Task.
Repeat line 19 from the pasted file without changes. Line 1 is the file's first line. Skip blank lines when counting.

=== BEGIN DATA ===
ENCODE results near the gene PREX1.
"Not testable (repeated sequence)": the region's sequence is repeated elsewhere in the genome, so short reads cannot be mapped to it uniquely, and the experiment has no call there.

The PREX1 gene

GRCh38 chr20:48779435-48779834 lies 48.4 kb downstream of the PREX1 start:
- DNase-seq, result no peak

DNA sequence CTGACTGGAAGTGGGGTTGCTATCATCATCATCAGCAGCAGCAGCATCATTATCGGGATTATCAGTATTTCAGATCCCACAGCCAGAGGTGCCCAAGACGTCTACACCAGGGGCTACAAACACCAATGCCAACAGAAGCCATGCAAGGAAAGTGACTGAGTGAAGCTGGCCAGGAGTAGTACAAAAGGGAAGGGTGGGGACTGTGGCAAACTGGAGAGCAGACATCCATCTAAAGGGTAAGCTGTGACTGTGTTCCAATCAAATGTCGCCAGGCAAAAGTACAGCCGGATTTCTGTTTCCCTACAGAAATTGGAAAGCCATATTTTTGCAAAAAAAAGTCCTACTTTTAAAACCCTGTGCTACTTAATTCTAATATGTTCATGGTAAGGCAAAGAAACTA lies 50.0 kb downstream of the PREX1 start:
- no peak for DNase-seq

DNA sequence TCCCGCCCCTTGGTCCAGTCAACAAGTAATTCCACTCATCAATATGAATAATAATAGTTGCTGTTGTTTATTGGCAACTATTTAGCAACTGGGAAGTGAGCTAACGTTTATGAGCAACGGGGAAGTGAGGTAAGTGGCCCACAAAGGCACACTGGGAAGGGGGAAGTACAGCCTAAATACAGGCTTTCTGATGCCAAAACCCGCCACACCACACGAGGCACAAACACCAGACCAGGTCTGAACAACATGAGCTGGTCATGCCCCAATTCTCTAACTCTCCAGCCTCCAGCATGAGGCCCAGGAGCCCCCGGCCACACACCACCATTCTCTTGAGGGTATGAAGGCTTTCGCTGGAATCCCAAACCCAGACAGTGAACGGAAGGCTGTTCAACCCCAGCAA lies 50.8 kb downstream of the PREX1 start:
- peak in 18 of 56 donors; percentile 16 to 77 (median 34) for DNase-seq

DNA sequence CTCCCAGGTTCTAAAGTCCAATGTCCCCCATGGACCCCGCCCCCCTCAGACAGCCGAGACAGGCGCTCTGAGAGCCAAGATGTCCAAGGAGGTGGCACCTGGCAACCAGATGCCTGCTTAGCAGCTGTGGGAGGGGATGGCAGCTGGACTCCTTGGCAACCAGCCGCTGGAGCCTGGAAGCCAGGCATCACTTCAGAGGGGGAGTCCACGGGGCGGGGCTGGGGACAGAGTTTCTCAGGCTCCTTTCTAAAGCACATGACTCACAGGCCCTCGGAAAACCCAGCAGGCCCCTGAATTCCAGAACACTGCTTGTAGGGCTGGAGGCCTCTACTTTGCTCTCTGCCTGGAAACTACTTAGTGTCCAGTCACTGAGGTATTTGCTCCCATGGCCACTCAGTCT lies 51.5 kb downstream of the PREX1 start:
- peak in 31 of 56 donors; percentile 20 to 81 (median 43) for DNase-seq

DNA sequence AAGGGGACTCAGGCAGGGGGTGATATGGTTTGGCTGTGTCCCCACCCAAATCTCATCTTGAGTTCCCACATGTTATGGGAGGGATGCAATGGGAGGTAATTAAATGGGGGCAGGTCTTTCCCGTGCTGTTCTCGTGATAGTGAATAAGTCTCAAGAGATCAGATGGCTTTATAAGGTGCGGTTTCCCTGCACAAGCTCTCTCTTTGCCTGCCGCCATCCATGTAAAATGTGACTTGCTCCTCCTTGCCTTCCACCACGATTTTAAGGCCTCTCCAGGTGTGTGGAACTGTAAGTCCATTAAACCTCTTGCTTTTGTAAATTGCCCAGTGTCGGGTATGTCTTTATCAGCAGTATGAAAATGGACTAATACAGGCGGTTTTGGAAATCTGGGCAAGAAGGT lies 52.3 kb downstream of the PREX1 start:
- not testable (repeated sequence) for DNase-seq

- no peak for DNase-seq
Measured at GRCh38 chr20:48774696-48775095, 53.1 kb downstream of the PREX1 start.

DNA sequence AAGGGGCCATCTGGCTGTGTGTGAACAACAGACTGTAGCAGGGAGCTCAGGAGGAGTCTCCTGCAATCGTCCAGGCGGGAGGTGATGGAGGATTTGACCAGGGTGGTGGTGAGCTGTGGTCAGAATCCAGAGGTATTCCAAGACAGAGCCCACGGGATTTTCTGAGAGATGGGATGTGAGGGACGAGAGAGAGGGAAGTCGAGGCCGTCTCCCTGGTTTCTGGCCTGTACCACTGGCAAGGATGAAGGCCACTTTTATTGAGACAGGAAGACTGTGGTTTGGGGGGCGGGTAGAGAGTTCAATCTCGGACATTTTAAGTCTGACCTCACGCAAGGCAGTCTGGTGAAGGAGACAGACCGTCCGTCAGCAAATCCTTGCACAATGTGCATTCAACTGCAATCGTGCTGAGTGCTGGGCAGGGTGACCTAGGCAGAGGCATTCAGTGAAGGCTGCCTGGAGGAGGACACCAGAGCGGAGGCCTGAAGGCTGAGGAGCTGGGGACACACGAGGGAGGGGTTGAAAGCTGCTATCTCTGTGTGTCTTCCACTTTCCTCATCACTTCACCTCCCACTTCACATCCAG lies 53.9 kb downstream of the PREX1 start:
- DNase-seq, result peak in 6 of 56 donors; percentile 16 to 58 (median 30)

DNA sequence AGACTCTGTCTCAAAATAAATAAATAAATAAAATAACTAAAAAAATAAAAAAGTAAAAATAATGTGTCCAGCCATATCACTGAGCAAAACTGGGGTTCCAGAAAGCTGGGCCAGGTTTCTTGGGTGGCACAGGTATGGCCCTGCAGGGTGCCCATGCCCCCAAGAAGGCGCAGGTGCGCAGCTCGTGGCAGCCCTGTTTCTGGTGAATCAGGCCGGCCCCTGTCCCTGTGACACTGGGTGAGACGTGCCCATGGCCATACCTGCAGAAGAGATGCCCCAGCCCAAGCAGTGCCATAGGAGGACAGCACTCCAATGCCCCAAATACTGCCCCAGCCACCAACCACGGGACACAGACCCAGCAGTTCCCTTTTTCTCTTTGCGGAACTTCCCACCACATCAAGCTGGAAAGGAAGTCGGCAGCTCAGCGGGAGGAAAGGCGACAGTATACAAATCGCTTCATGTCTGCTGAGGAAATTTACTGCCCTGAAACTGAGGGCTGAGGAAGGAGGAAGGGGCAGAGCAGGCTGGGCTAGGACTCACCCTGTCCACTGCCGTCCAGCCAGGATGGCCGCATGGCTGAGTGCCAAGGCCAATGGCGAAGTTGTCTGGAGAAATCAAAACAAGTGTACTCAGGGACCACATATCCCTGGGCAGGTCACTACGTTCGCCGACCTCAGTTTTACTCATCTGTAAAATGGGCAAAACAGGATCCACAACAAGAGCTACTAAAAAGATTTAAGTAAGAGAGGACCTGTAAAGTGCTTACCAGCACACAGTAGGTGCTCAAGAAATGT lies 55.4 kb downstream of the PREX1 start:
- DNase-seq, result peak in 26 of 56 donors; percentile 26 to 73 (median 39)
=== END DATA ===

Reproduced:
- DNase-seq, result peak in 26 of 56 donors; percentile 26 to 73 (median 39)